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Horton holds a dandelion in his trunk Horton Hears a Who!
  • Horton Hears a Who! Education Kit

    HORTON HEARS A WHO! (G)

    FILM SYNOPSIS

    In Horton Hears a Who! we meet Horton, a kind-hearted elephant  who lives in the Jungle of Nool. Always open to the world around him, Horton hears the tiny voices of the microscopic Whos and promises to look after them. This proves to be quite a challenge, but Horton and the Whos work together to make themselves heard.

    Horton Hears a Who! is based on the picture book classic written by Dr Seuss and published in 1954.

    Before Coming to ACMI: Ideas for introducing the film

    READ THE BOOK

    • Ask students for a single word response to the story. 
    • Make a list of adjectives that describe Horton.
    • Make a list of adjectives that describe the Whos.
    • What do students think of The Wickersham Brothers, Vlad Vlad-i-koff and the Sour Kangaroo?

    EXPLORE NARRATIVE FEATURES

    • What are some of the unexpected things that happen to Horton?
    • How does he respond?

    Stories involve a beginning where we are introduced to important elements of the story.

    • Describe the beginning of Horton Hears a Who! What important things do we learn in the first few lines?
    • What is the message of this book? Explain.

    Without Horton, the Whos would be in serious trouble.

    • Is this a serious book? Explain with examples.

    DR SEUSS

    • Ask students to bring in copies of Dr Seuss books they have at home or have found in the school or local library. Does he have a recognisable style? Are there elements that all of his books share? (Consider drawing style as well as rhythm, rhyme and nonsense words.)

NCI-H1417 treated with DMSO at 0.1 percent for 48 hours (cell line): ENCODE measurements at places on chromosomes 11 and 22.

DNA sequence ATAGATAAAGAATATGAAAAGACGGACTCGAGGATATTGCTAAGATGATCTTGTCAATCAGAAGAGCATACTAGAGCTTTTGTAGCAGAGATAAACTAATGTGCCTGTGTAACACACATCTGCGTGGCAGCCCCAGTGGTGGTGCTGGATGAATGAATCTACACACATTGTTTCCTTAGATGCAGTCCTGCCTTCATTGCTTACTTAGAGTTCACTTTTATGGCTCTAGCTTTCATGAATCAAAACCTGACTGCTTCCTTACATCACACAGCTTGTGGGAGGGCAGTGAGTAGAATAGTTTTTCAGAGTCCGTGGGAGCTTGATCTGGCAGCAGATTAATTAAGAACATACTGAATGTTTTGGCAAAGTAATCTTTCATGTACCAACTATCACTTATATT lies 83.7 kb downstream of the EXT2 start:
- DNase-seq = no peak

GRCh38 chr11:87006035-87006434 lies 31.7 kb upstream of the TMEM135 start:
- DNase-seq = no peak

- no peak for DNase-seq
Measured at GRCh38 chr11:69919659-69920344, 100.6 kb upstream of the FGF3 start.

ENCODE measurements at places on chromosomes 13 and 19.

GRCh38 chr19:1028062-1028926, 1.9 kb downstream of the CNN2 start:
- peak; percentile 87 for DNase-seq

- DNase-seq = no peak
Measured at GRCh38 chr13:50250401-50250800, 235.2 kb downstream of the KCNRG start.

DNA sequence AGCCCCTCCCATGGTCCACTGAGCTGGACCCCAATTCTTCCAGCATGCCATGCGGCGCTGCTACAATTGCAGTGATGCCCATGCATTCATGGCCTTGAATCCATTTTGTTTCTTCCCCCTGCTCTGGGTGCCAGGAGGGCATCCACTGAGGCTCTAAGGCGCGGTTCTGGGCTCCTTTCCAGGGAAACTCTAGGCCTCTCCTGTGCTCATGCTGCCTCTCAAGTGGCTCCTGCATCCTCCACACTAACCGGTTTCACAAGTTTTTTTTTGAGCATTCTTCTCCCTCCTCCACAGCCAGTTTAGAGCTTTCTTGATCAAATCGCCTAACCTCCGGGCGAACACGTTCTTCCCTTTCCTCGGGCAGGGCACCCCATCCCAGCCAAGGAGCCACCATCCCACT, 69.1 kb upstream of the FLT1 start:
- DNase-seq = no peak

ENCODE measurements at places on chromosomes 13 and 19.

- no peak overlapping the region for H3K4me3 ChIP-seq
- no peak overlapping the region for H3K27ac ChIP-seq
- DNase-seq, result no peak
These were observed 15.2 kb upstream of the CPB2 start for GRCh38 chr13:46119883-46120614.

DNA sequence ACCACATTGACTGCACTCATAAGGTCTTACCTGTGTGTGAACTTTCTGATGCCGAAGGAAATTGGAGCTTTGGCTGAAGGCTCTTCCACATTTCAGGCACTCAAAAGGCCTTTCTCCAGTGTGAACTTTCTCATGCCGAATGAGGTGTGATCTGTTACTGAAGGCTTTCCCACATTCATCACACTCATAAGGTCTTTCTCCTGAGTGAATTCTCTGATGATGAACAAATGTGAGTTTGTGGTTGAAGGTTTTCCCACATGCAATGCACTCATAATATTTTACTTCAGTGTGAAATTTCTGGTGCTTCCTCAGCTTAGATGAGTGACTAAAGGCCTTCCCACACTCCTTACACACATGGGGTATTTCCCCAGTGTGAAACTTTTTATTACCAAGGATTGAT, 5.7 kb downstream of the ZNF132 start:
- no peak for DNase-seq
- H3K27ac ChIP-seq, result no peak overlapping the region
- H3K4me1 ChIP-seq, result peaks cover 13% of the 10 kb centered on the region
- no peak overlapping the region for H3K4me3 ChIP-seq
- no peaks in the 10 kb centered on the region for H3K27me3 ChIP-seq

• Ask students to create their own Dr Seuss-inspired character. Describe the character in words and draw its picture.

    A FRESH LOOK AT OUR WORLD

    • Arm students with magnifying glasses and ask them to explore the world of the school from ‘up close’.
      • What do they discover that they haven’t seen or noticed before?
      • What familiar things look quite different from up close?
    • If you have a microscope in your school, use it to see parts of your world in even more minute detail (eg drop of water, leaf, dust). Ask students to describe what they see.
    • Use a telescope or binoculars to see things that are far away. Ask students to describe what they discover.

    After Watching the Film

    RESPONSES TO THE FILM

    • Share single word responses to the film.
      • Do these match the words you chose to describe the book?
      • Why or why not? Explain.
    • Which aspects of the film stand out?
      • Think about the music, animation and use of colour.
      • Which images or moments are particularly memorable?
    • Ask students to share their favourite scene with the person next to them. Use the following prompts to get the discussion started:
      • How did the story make you feel?
      • Did it make you happy, laugh, angry, upset or sad? Why?
      • Give examples of moments in the film that made you feel that way.
    • In groups, discuss the main message of the film.
      • What is it?
      • Is there more than one message?
      • Is it the same as the message communicated in the book? Explain your answer.